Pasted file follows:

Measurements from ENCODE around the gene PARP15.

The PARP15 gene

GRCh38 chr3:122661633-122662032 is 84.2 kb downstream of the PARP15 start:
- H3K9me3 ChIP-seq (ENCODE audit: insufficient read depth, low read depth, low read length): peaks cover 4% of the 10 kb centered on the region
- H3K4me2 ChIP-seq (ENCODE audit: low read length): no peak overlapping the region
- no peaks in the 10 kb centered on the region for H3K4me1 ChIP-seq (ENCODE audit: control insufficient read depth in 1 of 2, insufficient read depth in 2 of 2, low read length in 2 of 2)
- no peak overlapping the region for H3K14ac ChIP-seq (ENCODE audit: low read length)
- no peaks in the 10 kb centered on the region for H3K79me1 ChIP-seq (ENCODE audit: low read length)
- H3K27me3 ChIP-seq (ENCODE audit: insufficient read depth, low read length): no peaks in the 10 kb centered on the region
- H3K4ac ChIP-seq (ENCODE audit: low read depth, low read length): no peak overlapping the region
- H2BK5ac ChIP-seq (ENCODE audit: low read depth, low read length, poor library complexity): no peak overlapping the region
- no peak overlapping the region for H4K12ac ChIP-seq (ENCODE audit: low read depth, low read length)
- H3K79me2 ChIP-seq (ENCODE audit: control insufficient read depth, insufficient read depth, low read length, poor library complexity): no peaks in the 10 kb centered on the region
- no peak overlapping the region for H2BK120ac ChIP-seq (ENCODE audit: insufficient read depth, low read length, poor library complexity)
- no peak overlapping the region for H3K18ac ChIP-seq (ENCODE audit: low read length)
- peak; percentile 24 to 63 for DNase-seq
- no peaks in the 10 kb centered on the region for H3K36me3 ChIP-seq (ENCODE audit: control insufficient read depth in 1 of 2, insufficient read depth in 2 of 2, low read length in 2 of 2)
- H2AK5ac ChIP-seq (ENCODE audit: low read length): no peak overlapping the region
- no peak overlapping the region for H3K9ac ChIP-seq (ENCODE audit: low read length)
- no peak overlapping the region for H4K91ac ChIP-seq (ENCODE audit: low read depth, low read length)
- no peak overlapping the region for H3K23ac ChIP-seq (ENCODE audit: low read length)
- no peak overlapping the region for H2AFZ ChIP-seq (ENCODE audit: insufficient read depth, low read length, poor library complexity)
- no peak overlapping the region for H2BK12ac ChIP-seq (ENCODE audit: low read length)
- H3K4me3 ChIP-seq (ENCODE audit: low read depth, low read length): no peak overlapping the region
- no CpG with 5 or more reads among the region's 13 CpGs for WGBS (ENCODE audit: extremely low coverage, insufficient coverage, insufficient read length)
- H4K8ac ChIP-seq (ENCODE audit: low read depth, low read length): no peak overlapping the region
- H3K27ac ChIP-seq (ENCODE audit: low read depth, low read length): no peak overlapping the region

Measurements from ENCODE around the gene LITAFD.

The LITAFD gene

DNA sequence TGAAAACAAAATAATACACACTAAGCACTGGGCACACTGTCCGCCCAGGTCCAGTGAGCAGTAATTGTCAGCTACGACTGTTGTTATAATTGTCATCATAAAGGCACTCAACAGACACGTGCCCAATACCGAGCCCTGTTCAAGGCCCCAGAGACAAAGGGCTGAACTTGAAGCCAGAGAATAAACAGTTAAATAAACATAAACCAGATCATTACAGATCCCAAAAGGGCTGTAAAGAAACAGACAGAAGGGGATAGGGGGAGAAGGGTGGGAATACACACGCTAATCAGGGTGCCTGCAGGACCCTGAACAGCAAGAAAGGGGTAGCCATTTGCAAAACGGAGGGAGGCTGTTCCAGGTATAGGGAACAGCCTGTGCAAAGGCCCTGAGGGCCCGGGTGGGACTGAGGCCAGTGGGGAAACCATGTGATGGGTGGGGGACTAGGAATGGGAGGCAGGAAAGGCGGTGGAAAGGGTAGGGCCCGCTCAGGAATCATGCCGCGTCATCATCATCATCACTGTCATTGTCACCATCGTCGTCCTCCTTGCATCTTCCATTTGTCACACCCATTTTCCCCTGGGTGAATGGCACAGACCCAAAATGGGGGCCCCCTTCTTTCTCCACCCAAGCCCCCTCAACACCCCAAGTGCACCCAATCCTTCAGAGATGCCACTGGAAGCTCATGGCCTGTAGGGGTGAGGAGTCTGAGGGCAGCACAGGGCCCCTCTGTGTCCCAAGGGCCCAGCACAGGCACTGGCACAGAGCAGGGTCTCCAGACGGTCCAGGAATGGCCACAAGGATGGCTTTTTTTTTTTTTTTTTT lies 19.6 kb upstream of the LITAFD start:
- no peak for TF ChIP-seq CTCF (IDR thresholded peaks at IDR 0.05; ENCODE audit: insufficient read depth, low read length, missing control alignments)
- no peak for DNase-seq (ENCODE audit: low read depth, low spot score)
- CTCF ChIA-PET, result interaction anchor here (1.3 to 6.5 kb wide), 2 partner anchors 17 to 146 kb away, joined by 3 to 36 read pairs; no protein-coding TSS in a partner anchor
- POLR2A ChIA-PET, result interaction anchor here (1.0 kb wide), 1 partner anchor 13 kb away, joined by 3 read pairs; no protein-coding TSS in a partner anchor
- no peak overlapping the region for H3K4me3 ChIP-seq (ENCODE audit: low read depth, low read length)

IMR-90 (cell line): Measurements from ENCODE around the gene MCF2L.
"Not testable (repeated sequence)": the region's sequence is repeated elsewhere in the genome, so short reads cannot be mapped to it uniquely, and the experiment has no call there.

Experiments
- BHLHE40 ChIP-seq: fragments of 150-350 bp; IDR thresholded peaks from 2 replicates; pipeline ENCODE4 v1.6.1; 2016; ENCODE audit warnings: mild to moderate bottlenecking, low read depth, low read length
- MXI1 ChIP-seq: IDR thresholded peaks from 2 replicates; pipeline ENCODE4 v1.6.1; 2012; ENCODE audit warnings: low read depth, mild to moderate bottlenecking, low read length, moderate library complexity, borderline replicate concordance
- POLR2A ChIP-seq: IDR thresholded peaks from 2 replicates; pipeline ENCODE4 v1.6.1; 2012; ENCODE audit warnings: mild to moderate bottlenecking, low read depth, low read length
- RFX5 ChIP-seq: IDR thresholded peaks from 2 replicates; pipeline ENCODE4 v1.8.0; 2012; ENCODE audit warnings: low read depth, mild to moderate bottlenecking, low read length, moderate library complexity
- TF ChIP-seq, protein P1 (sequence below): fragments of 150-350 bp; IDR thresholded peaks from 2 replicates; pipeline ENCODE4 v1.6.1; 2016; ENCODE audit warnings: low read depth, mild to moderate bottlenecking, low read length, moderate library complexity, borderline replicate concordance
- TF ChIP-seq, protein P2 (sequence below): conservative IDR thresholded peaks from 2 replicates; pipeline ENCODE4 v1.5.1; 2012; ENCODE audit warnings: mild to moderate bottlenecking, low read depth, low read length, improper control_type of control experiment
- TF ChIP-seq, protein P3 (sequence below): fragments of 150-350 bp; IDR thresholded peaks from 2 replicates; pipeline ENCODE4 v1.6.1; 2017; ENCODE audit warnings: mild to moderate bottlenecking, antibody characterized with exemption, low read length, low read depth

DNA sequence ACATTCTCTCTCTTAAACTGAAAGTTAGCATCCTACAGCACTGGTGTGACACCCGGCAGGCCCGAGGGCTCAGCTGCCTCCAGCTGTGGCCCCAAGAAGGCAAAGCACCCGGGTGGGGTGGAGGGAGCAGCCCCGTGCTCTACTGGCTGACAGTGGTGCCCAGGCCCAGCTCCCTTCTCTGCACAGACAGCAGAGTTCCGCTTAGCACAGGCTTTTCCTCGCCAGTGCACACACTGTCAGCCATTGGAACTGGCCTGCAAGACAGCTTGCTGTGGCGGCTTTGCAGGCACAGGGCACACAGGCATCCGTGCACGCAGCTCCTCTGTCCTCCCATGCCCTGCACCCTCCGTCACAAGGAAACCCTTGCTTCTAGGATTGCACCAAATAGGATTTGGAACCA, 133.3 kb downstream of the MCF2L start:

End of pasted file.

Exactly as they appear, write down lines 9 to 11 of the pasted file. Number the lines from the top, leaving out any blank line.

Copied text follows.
- H3K27me3 ChIP-seq (ENCODE audit: insufficient read depth, low read length): no peaks in the 10 kb centered on the region
- H3K4ac ChIP-seq (ENCODE audit: low read depth, low read length): no peak overlapping the region
- H2BK5ac ChIP-seq (ENCODE audit: low read depth, low read length, poor library complexity): no peak overlapping the region